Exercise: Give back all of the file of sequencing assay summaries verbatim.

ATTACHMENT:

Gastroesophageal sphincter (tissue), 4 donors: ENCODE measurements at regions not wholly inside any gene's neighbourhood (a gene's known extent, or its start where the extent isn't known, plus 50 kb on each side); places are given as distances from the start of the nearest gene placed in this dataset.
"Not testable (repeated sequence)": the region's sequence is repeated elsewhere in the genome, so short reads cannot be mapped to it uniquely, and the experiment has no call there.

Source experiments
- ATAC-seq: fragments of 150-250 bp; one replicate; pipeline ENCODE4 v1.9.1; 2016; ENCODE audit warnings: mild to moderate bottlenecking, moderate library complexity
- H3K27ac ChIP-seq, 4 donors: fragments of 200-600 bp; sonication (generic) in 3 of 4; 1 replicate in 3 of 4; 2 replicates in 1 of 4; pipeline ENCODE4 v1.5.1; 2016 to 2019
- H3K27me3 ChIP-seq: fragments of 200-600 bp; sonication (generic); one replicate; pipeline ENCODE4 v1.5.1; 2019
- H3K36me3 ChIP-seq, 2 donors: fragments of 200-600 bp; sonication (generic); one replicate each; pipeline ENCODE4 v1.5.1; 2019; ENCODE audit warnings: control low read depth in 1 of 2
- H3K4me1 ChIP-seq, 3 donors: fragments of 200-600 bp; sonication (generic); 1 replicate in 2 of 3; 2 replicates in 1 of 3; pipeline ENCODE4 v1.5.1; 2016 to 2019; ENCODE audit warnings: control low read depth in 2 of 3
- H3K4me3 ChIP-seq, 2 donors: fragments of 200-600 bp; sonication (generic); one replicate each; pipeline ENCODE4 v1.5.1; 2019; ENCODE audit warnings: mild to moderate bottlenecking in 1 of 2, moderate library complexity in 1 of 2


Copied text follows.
Gastroesophageal sphincter (tissue), 4 donors: ENCODE measurements at regions not wholly inside any gene's neighbourhood (a gene's known extent, or its start where the extent isn't known, plus 50 kb on each side); places are given as distances from the start of the nearest gene placed in this dataset.
"Not testable (repeated sequence)": the region's sequence is repeated elsewhere in the genome, so short reads cannot be mapped to it uniquely, and the experiment has no call there.

Source experiments
- ATAC-seq: fragments of 150-250 bp; one replicate; pipeline ENCODE4 v1.9.1; 2016; ENCODE audit warnings: mild to moderate bottlenecking, moderate library complexity
- H3K27ac ChIP-seq, 4 donors: fragments of 200-600 bp; sonication (generic) in 3 of 4; 1 replicate in 3 of 4; 2 replicates in 1 of 4; pipeline ENCODE4 v1.5.1; 2016 to 2019
- H3K27me3 ChIP-seq: fragments of 200-600 bp; sonication (generic); one replicate; pipeline ENCODE4 v1.5.1; 2019
- H3K36me3 ChIP-seq, 2 donors: fragments of 200-600 bp; sonication (generic); one replicate each; pipeline ENCODE4 v1.5.1; 2019; ENCODE audit warnings: control low read depth in 1 of 2
- H3K4me1 ChIP-seq, 3 donors: fragments of 200-600 bp; sonication (generic); 1 replicate in 2 of 3; 2 replicates in 1 of 3; pipeline ENCODE4 v1.5.1; 2016 to 2019; ENCODE audit warnings: control low read depth in 2 of 3
- H3K4me3 ChIP-seq, 2 donors: fragments of 200-600 bp; sonication (generic); one replicate each; pipeline ENCODE4 v1.5.1; 2019; ENCODE audit warnings: mild to moderate bottlenecking in 1 of 2, moderate library complexity in 1 of 2